DNREC’s Division of Parks & Recreation receives land parcel donation adding wetlands to Fork Branch Nature Preserve in Dover
DOVER – DNREC’s Division of Parks & Recreation, in partnership with the Kent County Conservancy, announced today that it has secured two wetland parcels formerly owned by the McClements family of Dover, to become part of the Fork Branch Nature Preserve. The two parcels, one almost three acres in size, the other just over 2½ acres, are located adjacent to the Anne McClements Woods tract of the 247-acre Fork Branch Nature Preserve. Both properties were donated by the children of Dr. James and Anne McClements, Mary Jane, Nancy, Jimmy, Walter and Bill McClements, in their parents’ memory.
The land donation was initiated by the Kent County Conservancy, a local non-profit preservation organization, working with DNREC’s Division of Parks & Recreation, which accepted the donation in memoriam to the McClements, and expanding the Fork Branch Nature Preserve.
DNREC Secretary Shawn M. Garvin joined Governor John Carney and other officials last year, at a groundbreaking ceremony for the new Fork Branch Trail, located in the Anne McClements Woods tract of the Fork Branch Nature Preserve, which is open with free access to visitors.
The two donated parcels for the Fork Branch Nature Preserve are located on Kenton Road. One parcel, entailing a stream bed, is 2.93 acres, while the other is also a wetland area of 2.69 acres. The McClements’ family gift of the two parcels will help protect and buffer the preserve’s wetland habitats, and the wildlife species the habitats support.
“These additions to the preserve do not just expand its boundaries, but will also help Delaware achieve the state’s broader goal of improved water quality and healthy wildlife habitat,” said Secretary Garvin. “We thank the McClements family for supporting these efforts, and the Kent County Conservancy, for being instrumental in facilitating the donation of the two parcels to the State of Delaware.”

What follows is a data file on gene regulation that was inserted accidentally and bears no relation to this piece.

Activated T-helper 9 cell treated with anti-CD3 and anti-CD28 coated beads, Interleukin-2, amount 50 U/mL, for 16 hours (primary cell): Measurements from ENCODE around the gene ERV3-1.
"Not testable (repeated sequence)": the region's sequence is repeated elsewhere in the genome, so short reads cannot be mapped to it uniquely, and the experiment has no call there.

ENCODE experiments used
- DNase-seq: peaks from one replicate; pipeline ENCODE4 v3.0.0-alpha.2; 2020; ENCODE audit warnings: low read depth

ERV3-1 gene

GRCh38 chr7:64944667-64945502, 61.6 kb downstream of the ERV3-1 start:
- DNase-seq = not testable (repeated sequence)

“The Fork Branch watershed has been our highest preservation target,” said Gerald Street, president of the Kent County Conservancy. “We were delighted to facilitate this public-private partnership. The McClements family continues to set a magnificent example of how this can work. We also appreciate the support and advocacy of Tom Burns, who worked with the conservancy on behalf of the McClements family.”
The Fork Branch Nature Preserve is one of Dover’s last remaining natural areas, and is known to contain a unique stand of old growth American beech, a wooded stream corridor, and several rare and threatened plant species. The preserve is located near the corner of Kenton and West Dennys roads, along the Maidstone Branch in the St. Jones River watershed.
Contact: Beth Shockley, DNREC Public Affairs, 302-739-9902
Vol. 49, No.11